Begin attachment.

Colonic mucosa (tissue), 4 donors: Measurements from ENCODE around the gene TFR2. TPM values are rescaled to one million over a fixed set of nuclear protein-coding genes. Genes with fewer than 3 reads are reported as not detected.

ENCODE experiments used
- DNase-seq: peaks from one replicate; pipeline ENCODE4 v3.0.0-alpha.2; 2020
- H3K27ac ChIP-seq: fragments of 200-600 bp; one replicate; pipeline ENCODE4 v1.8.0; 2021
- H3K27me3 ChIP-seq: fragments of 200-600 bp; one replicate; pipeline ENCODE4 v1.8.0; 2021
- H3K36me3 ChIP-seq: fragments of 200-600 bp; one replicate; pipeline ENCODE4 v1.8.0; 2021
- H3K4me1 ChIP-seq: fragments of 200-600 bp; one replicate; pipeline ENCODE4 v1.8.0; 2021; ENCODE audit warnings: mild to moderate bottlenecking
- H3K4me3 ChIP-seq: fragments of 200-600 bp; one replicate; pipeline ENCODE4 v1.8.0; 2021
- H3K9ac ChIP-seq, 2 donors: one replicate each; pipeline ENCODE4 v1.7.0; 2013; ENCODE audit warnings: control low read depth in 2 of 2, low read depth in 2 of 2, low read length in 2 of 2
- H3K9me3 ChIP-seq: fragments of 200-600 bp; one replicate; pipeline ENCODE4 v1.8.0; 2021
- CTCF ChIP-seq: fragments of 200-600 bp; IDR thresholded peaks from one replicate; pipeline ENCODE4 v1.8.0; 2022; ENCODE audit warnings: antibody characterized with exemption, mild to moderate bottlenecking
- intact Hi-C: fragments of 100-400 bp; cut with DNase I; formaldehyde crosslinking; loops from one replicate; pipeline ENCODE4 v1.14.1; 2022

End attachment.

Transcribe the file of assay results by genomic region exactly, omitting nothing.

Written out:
Colonic mucosa (tissue), 4 donors: Measurements from ENCODE around the gene TFR2. TPM values are rescaled to one million over a fixed set of nuclear protein-coding genes. Genes with fewer than 3 reads are reported as not detected.

ENCODE experiments used
- DNase-seq: peaks from one replicate; pipeline ENCODE4 v3.0.0-alpha.2; 2020
- H3K27ac ChIP-seq: fragments of 200-600 bp; one replicate; pipeline ENCODE4 v1.8.0; 2021
- H3K27me3 ChIP-seq: fragments of 200-600 bp; one replicate; pipeline ENCODE4 v1.8.0; 2021
- H3K36me3 ChIP-seq: fragments of 200-600 bp; one replicate; pipeline ENCODE4 v1.8.0; 2021
- H3K4me1 ChIP-seq: fragments of 200-600 bp; one replicate; pipeline ENCODE4 v1.8.0; 2021; ENCODE audit warnings: mild to moderate bottlenecking
- H3K4me3 ChIP-seq: fragments of 200-600 bp; one replicate; pipeline ENCODE4 v1.8.0; 2021
- H3K9ac ChIP-seq, 2 donors: one replicate each; pipeline ENCODE4 v1.7.0; 2013; ENCODE audit warnings: control low read depth in 2 of 2, low read depth in 2 of 2, low read length in 2 of 2
- H3K9me3 ChIP-seq: fragments of 200-600 bp; one replicate; pipeline ENCODE4 v1.8.0; 2021
- CTCF ChIP-seq: fragments of 200-600 bp; IDR thresholded peaks from one replicate; pipeline ENCODE4 v1.8.0; 2022; ENCODE audit warnings: antibody characterized with exemption, mild to moderate bottlenecking
- intact Hi-C: fragments of 100-400 bp; cut with DNase I; formaldehyde crosslinking; loops from one replicate; pipeline ENCODE4 v1.14.1; 2022